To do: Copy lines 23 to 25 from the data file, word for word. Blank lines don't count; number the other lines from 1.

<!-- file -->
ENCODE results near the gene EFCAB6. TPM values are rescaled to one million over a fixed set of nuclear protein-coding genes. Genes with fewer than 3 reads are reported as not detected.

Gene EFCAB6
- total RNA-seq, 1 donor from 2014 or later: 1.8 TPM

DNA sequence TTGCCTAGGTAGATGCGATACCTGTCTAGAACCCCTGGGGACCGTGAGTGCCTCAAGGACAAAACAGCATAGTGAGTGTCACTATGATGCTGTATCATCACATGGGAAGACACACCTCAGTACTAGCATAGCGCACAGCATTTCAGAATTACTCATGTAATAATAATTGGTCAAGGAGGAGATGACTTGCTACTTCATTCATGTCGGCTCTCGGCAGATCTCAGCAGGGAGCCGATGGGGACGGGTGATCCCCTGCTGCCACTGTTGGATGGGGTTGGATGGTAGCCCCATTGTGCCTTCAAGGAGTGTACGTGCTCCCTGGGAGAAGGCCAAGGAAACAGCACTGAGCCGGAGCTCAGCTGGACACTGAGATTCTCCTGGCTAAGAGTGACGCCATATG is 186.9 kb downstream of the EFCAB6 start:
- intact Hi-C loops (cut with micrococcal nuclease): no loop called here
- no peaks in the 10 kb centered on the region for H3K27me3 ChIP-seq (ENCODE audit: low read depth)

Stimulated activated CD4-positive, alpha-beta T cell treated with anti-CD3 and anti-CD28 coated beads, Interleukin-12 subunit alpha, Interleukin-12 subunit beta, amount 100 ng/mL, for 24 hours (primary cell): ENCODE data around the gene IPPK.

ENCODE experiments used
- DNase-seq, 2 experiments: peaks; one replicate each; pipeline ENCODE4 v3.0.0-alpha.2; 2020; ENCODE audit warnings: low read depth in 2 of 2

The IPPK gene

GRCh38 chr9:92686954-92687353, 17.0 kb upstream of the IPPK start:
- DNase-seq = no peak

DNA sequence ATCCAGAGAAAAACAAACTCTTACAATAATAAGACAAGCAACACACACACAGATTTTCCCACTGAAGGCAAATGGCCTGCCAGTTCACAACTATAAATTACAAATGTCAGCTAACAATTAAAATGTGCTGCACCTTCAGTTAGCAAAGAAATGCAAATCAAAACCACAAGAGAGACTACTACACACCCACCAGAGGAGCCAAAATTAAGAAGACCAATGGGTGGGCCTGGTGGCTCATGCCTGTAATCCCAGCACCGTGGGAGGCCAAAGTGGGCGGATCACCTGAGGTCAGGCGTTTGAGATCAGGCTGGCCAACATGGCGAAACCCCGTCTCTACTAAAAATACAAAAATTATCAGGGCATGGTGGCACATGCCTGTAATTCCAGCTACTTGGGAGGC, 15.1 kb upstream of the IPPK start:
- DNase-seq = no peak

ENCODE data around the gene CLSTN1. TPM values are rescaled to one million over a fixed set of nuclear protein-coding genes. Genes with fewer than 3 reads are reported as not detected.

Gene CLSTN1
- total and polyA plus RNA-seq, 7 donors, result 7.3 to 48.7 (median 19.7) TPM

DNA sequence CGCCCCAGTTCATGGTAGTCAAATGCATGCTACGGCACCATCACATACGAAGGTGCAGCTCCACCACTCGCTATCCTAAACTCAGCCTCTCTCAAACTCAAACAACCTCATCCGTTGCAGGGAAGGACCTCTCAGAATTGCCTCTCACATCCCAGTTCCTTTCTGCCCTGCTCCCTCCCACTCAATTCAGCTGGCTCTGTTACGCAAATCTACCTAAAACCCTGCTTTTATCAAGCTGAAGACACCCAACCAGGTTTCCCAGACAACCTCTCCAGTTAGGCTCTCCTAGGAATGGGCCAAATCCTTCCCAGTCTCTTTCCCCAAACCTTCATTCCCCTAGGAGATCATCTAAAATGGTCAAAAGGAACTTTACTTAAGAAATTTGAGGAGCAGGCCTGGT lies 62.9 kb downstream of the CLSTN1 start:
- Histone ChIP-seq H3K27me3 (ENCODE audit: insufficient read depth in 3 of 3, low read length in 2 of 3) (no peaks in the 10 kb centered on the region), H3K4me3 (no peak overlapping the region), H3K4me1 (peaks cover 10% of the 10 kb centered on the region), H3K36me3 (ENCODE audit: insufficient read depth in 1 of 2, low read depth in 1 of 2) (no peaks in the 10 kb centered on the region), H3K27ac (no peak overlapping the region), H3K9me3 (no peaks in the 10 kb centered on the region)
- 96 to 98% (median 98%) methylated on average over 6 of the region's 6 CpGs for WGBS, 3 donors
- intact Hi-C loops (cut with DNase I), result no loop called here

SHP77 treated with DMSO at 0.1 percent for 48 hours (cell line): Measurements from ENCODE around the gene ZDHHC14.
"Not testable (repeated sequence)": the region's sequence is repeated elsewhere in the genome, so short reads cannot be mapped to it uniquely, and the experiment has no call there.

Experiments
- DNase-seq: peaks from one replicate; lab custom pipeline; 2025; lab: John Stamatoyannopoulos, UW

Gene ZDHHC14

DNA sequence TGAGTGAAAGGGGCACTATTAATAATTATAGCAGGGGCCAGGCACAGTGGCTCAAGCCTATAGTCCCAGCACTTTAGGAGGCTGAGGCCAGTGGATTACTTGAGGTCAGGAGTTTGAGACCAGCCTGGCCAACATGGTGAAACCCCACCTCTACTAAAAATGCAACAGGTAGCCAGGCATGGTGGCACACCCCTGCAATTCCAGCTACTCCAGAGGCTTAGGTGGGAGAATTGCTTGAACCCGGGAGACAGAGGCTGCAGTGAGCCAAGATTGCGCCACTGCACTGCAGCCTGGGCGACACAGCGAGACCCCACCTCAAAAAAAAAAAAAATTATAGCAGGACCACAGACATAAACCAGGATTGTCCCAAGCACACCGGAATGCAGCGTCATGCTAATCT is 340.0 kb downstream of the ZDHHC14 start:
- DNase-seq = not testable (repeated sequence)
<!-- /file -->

"Not testable (repeated sequence)": the region's sequence is repeated elsewhere in the genome, so short reads cannot be mapped to it uniquely, and the experiment has no call there.

Experiments
- DNase-seq: peaks from one replicate; lab custom pipeline; 2025; lab: John Stamatoyannopoulos, UW